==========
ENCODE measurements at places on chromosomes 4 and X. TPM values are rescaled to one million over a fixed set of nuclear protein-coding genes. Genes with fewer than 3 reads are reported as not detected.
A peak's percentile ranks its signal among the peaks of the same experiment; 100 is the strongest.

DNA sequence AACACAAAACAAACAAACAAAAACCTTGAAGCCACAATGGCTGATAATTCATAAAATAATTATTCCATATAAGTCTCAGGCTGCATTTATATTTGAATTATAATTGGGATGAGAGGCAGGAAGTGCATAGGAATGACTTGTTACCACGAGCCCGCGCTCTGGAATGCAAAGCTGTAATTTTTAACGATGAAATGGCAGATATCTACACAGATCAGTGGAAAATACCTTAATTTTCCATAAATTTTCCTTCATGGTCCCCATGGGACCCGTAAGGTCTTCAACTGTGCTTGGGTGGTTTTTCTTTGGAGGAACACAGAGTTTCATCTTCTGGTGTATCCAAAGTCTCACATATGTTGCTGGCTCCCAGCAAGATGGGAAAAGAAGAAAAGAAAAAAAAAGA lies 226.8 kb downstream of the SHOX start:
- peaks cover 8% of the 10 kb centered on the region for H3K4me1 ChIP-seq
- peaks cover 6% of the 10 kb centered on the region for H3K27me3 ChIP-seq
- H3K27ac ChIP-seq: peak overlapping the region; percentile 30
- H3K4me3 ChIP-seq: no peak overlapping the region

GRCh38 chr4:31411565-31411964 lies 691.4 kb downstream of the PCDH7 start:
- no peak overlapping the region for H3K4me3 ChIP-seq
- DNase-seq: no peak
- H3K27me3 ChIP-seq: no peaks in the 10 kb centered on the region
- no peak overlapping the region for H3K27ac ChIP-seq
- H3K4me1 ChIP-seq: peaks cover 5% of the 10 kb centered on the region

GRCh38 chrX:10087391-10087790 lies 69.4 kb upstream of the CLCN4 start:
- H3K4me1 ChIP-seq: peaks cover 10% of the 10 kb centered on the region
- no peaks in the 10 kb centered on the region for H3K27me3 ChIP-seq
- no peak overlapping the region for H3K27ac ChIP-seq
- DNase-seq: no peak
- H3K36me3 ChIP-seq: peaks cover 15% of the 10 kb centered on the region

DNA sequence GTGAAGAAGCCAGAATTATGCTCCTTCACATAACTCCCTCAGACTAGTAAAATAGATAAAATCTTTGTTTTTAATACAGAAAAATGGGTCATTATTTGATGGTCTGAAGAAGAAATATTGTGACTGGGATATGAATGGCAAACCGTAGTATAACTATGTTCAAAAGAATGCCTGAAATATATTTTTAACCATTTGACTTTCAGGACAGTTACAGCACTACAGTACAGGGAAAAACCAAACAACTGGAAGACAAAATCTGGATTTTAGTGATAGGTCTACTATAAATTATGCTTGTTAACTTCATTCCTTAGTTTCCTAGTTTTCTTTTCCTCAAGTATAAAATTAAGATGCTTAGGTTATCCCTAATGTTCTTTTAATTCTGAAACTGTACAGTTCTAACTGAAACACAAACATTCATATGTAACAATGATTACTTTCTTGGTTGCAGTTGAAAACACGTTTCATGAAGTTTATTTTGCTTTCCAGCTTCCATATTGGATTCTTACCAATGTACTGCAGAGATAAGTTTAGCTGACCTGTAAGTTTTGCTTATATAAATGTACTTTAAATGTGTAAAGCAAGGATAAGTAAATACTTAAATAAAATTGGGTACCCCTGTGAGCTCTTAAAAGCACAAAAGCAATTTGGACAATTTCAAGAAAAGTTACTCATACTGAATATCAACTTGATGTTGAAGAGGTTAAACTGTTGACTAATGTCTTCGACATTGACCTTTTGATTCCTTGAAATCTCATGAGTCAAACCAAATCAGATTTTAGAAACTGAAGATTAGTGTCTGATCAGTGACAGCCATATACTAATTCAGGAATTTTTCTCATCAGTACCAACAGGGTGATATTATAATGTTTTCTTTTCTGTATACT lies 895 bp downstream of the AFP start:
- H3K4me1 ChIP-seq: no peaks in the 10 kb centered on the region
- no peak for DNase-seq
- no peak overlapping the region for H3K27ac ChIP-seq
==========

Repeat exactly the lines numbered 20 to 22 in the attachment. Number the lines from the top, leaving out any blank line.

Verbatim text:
DNA sequence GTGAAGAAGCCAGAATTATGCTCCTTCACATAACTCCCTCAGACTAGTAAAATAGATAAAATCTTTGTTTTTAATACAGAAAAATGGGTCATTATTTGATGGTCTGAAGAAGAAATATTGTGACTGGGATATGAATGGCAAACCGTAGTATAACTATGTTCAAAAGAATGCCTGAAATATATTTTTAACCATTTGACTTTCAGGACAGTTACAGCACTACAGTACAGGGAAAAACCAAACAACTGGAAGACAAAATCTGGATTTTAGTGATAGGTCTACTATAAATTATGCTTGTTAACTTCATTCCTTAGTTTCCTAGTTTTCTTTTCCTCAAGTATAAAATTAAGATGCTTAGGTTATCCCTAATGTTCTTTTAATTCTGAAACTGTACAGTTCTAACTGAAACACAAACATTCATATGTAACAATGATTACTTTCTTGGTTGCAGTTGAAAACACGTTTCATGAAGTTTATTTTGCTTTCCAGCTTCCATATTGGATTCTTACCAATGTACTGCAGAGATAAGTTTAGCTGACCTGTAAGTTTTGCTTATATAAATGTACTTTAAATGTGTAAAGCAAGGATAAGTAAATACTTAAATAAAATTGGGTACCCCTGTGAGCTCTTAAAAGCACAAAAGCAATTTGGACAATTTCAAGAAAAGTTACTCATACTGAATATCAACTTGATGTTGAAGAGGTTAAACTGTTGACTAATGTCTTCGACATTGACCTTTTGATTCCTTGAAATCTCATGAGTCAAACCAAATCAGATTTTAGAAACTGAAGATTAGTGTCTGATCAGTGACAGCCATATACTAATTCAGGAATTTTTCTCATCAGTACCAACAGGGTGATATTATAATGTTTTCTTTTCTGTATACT lies 895 bp downstream of the AFP start:
- H3K4me1 ChIP-seq: no peaks in the 10 kb centered on the region
- no peak for DNase-seq